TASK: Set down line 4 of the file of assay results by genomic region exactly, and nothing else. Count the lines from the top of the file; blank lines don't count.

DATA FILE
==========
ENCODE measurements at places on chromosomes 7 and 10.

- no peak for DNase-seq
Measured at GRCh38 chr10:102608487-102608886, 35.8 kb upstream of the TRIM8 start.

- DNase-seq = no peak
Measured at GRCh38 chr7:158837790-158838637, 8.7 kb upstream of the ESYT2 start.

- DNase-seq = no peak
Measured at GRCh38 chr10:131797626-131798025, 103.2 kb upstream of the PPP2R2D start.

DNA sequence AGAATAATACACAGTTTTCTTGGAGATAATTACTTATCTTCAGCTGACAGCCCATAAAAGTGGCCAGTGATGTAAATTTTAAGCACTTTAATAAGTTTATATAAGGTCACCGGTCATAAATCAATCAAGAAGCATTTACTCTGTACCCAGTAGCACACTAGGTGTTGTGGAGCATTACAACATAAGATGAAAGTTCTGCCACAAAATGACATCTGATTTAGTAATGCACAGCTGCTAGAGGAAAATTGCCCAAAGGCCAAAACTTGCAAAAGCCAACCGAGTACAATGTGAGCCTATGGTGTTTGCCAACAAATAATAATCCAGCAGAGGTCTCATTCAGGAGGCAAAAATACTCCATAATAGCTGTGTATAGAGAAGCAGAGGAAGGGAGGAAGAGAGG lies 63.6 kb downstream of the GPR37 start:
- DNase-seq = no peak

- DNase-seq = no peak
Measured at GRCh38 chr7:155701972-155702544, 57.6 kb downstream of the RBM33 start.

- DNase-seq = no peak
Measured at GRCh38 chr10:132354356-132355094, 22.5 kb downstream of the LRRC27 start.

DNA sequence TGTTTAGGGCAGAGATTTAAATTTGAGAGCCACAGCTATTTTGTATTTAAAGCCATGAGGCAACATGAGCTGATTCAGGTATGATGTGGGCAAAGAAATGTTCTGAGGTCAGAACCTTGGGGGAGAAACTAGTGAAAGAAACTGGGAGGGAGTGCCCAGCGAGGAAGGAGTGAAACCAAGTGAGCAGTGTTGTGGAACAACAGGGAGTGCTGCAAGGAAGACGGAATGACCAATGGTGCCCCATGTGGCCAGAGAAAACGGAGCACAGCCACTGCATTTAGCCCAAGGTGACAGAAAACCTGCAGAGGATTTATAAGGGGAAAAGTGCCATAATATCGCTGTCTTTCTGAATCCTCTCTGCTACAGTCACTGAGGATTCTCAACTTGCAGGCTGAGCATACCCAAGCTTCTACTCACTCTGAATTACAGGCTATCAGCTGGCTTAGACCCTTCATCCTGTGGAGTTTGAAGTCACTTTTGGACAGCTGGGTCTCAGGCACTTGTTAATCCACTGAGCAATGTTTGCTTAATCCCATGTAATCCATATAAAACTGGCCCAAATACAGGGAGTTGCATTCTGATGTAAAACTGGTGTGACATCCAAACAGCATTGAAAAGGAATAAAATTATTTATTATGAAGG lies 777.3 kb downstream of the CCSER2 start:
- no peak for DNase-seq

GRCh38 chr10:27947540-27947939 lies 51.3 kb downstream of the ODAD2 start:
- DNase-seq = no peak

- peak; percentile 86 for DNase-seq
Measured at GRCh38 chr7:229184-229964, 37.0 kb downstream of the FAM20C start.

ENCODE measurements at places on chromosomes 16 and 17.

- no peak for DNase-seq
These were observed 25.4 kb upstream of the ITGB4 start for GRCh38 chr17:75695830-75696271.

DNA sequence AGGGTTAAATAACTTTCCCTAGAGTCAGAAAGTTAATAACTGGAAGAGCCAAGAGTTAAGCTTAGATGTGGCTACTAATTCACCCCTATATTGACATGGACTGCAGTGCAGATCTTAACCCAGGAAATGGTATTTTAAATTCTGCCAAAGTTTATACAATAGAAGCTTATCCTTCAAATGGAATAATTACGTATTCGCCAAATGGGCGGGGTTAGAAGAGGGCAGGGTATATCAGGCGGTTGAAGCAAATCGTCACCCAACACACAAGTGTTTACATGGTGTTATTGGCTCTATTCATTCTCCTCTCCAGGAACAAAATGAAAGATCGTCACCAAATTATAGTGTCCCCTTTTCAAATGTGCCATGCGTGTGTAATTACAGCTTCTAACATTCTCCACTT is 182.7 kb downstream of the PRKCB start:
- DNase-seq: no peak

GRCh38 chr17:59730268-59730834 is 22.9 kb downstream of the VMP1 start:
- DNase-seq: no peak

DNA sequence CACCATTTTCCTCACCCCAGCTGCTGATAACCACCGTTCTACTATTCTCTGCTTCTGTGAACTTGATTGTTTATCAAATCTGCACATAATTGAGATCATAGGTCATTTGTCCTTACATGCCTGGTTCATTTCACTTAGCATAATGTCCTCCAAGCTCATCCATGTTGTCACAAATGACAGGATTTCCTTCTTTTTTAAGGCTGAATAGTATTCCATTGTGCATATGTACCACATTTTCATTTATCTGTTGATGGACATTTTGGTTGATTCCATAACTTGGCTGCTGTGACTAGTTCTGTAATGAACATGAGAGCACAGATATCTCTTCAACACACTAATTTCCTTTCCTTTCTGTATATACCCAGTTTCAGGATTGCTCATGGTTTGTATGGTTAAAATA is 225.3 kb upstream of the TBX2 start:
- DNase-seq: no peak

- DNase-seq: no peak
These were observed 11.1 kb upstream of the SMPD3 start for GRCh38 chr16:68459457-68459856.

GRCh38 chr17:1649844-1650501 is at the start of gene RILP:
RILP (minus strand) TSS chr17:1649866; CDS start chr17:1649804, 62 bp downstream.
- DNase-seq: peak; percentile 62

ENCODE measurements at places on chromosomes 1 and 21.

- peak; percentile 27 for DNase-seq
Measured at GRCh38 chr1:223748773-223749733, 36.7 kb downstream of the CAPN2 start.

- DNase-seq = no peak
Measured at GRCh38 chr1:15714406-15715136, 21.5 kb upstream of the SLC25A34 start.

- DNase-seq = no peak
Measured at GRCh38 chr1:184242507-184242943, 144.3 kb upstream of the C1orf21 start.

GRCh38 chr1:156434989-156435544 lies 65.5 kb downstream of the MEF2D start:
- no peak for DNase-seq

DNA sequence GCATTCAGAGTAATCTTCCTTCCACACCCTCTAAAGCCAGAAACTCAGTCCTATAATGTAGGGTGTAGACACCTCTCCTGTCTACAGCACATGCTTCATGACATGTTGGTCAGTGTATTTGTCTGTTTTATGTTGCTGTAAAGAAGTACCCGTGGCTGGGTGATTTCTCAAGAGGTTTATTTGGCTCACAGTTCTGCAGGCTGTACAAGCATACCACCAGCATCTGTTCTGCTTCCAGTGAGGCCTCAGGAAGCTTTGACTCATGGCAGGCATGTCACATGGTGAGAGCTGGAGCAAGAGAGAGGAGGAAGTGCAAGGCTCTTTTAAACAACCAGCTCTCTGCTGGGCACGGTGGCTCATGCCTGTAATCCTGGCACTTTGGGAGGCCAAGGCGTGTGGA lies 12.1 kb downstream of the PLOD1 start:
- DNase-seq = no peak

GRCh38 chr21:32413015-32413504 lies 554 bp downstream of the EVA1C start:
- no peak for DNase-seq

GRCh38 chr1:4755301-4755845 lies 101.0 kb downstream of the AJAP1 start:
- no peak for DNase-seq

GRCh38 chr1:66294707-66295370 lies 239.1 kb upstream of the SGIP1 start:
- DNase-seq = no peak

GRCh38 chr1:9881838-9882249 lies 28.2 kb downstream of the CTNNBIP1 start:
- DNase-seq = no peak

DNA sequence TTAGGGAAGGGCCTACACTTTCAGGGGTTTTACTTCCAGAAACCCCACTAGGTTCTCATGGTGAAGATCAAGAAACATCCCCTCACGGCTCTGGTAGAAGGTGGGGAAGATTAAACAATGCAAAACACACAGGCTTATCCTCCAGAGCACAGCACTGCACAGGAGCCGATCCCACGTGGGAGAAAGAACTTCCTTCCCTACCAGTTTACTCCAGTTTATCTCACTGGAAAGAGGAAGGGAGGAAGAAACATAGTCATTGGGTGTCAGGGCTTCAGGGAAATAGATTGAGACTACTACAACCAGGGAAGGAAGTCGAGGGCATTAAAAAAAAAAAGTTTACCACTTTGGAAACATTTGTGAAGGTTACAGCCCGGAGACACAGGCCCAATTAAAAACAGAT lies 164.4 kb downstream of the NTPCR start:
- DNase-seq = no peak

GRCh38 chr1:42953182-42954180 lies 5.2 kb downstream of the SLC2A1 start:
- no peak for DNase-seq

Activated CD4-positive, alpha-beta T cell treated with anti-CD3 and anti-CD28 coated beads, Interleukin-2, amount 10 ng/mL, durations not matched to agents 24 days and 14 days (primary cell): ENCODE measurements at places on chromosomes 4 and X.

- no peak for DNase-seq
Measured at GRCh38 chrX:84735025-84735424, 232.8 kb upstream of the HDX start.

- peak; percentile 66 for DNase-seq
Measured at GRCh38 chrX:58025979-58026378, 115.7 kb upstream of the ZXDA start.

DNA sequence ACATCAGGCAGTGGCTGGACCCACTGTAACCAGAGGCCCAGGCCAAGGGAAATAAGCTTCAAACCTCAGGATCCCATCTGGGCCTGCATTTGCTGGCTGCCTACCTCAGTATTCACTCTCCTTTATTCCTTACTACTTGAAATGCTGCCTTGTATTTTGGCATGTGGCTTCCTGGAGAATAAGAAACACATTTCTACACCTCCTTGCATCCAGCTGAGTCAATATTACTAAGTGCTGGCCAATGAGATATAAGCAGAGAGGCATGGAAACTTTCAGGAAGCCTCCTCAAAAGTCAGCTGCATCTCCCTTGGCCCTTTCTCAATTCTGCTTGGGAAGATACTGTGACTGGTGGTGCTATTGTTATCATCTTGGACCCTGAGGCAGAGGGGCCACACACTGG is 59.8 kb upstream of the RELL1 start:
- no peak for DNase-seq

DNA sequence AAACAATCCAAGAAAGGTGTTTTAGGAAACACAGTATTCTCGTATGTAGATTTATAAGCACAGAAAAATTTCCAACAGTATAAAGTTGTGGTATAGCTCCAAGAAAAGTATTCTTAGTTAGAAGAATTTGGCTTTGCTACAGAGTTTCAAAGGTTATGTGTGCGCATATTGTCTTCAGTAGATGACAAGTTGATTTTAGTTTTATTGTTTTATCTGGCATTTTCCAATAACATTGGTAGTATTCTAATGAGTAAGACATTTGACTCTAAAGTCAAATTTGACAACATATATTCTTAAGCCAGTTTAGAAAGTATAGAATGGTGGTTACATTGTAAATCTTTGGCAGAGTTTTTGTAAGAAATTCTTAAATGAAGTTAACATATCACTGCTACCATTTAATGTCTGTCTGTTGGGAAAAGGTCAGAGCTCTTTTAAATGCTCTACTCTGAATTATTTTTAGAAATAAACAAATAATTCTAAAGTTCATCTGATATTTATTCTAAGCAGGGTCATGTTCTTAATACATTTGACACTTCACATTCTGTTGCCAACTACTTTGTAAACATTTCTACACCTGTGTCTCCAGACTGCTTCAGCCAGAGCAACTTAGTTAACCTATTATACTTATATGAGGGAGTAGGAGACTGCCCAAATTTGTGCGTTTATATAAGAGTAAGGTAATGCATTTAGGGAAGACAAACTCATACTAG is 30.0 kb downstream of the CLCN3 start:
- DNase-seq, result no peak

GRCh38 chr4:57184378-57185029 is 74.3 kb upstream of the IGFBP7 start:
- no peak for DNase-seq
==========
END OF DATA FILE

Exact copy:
- DNase-seq = no peak